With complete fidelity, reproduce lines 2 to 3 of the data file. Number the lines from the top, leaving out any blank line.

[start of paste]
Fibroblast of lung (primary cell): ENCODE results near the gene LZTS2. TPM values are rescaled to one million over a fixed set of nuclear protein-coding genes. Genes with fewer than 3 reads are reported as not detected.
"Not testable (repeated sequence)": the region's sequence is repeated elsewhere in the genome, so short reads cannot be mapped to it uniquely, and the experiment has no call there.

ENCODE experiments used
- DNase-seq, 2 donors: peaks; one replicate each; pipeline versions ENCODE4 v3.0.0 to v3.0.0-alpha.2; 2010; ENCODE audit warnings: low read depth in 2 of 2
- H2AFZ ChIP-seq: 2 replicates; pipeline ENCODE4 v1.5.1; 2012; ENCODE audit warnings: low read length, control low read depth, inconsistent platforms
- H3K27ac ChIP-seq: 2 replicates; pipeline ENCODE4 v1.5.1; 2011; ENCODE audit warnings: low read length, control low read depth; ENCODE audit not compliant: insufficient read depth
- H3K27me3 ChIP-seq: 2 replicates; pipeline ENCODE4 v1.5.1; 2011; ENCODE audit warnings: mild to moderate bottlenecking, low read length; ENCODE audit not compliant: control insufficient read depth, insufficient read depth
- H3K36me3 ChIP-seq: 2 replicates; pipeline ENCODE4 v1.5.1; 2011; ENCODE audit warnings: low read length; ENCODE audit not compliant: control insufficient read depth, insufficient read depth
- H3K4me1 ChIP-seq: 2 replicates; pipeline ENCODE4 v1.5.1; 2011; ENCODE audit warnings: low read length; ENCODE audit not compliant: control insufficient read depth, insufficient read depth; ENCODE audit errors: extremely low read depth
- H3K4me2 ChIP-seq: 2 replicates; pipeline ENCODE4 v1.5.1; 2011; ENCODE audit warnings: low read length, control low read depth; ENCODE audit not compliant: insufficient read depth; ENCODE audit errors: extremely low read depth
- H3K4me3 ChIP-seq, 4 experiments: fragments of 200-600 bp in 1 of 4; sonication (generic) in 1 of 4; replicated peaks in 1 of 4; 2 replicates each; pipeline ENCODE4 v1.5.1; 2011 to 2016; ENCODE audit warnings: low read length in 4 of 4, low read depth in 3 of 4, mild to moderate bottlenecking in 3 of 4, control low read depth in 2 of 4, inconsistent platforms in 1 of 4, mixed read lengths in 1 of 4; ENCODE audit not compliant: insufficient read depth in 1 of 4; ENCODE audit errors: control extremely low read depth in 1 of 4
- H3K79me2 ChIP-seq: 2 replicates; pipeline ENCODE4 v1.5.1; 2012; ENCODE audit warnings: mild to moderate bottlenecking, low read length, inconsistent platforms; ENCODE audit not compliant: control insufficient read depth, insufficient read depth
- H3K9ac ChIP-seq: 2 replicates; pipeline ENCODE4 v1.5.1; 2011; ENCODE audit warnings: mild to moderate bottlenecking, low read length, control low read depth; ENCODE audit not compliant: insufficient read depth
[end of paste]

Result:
"Not testable (repeated sequence)": the region's sequence is repeated elsewhere in the genome, so short reads cannot be mapped to it uniquely, and the experiment has no call there.

ENCODE experiments used